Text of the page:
Enjoy one-year holiday from distributions

Published 3:51 pm Friday, January 9, 2009

Although it sounds strange, you may encounter situations in which you have to accept money even if you’d rather not.

Such is the case with required minimum distributions (RMDs) from your traditional IRA, 401(k) or other employer-sponsored retirement plan. But thanks to recent legislation, you can ignore the “required” part of RMDs—at least for a year.

Specifically, lawmakers recently placed a one-year moratorium on taking (RMDs) for 2009.

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If you’re not familiar with the rules governing RMDs, here’s a little background: Generally, the IRS requires you to begin taking RMDs in the year in which you turn 70-1/2, or no later than April 1 of the following year.

For example, if you turn 70-1/2 in 2009, you would normally be required to take your first RMD by April 1, 2010. You must also think about RMDs if you are a beneficiary of someone else’s IRA, 401(k) or other retirement account, because when the account owner dies, regardless of age, you must generally begin taking RMDs. And this is also true if you are the beneficiary of a Roth IRA, even though Roth IRA owners are never required to take RMDs.

But thanks to the new legislation, you can skip the required 2009 distribution if you reach 70-1/2 in 2009 or if you’re a beneficiary currently required to take RMDs. You also have until Dec. 31, 2010, to accept the 2010 RMD, which will be based on your retirement account balance at the end of 2009.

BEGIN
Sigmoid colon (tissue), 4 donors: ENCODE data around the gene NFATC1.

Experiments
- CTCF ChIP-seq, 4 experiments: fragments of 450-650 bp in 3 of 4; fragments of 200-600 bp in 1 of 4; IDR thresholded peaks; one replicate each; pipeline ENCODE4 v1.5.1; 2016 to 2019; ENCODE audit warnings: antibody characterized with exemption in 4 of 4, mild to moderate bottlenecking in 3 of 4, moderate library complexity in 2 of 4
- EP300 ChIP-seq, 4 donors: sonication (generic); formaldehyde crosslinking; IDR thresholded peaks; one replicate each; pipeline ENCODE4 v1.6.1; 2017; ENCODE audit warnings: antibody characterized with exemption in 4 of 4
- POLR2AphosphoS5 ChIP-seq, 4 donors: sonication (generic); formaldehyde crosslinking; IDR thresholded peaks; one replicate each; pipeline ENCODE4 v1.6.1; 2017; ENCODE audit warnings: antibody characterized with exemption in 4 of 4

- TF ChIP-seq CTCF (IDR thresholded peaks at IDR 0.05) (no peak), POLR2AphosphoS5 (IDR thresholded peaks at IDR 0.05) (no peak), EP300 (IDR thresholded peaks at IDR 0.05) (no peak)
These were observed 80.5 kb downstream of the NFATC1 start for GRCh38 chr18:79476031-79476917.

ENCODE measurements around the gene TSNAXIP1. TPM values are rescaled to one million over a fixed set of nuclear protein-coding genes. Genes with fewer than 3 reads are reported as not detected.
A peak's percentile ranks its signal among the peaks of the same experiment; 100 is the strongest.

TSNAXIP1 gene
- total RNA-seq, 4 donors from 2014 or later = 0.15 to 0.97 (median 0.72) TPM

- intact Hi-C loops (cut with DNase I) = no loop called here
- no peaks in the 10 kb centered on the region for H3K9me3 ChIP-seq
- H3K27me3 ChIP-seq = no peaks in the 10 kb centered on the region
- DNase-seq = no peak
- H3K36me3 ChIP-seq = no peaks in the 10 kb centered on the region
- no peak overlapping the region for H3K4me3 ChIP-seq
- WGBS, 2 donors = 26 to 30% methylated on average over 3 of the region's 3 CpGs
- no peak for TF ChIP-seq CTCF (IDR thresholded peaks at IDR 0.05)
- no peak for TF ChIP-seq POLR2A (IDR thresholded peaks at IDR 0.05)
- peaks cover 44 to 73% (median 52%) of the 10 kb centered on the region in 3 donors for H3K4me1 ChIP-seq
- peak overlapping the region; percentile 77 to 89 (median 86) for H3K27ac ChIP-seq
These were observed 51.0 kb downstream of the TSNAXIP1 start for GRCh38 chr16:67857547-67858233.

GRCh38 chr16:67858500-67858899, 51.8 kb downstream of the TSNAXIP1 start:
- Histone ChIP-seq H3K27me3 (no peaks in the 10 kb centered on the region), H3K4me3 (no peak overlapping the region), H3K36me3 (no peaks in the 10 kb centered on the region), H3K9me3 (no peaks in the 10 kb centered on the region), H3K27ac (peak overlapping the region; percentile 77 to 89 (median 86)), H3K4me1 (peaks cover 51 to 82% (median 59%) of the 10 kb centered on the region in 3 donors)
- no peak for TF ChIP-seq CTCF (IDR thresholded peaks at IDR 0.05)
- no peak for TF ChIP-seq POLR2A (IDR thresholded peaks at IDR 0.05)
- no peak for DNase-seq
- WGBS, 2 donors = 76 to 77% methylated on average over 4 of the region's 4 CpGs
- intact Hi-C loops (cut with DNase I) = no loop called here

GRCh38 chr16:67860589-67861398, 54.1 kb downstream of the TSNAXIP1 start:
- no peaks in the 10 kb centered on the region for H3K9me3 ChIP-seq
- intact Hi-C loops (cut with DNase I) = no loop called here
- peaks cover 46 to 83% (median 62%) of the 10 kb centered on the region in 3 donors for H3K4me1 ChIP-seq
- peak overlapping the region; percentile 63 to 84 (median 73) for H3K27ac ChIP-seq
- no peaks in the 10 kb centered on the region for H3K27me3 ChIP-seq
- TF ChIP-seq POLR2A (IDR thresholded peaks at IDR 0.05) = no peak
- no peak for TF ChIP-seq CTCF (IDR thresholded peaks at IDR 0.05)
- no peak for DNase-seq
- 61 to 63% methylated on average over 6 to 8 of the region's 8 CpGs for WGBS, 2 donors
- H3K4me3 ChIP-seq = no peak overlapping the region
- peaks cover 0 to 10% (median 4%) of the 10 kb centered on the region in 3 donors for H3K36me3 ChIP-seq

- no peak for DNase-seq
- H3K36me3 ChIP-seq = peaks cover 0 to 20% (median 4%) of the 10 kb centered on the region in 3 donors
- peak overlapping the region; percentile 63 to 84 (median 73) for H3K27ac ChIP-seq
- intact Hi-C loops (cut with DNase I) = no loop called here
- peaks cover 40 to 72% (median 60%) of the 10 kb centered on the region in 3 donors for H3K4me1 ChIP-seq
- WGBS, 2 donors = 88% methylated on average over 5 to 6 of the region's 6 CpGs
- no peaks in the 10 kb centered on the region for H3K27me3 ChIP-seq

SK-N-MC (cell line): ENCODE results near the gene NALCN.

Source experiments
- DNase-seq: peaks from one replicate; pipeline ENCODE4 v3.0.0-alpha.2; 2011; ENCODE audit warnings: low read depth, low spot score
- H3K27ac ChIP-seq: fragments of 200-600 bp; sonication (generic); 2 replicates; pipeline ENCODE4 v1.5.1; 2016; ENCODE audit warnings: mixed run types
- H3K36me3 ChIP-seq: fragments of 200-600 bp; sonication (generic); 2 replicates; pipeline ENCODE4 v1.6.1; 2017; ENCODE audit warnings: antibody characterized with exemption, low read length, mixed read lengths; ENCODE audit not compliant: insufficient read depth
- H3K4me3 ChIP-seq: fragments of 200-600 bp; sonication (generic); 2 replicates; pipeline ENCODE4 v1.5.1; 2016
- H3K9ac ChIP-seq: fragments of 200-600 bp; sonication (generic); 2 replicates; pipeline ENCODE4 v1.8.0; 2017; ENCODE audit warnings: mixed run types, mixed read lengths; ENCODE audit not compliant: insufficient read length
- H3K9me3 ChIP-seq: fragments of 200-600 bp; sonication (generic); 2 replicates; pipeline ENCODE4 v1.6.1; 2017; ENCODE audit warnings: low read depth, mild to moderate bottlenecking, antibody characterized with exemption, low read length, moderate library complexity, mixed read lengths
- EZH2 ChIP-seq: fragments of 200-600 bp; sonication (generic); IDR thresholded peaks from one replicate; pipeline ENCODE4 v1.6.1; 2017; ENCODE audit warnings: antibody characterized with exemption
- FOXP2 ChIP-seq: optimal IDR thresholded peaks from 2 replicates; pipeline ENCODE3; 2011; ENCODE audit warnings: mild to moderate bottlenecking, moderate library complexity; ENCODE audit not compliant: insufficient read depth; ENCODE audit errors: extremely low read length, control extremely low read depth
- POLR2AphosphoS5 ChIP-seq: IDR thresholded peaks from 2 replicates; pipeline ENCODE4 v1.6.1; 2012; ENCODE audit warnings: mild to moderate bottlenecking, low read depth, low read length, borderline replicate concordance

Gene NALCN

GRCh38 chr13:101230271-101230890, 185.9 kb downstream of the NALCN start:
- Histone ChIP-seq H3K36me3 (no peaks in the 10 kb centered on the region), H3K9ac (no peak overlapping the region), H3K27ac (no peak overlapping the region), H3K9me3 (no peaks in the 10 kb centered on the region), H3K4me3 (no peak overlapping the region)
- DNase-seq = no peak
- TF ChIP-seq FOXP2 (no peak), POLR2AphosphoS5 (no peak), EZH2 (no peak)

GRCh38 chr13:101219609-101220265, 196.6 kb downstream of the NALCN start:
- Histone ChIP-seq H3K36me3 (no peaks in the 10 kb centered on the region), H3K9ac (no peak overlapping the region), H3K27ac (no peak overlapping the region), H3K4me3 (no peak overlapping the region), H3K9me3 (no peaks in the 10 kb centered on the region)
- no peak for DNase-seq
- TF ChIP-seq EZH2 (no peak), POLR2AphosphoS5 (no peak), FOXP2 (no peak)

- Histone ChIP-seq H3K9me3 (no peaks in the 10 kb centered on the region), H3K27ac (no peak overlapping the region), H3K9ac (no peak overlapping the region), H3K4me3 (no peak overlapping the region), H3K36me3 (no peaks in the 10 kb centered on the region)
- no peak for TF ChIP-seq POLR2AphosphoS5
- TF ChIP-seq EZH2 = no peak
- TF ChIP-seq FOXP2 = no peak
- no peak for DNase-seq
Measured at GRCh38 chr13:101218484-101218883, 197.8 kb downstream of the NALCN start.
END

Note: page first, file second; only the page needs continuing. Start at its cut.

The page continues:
Why did Congress decide to provide this RMD “holiday” for 2009?

For the answer, you need look no further than your IRA or 401(k) account balance. As you are well aware, 2008 was not a stellar year for the stock market. Consequently, as 2008 draws to a close, the market value of your IRA or 401(k) is probably considerably lower than it was in earlier years. This could have been a problem for you if you had to start taking RMDs in 2009, because these distributions are based, in part, on your account balance at the close of the previous year—which means you may well have had to sell some stocks or other investments in your retirement plan when their price was down. To help people avoid having to “sell low,” Congress acted.

Ultimately, you will have to end up taking distributions again. But before that happens, take some time to decide how large a distribution you should accept each year. If you need the money, you might have to take out more than the RMD. But if you can get by on just the minimum distribution, you may want to do so, thereby keeping as much of your retirement account as possible in a tax-deferred account.

But for now, if you have any questions about taking RMDs in 2009, contact your financial and tax advisers.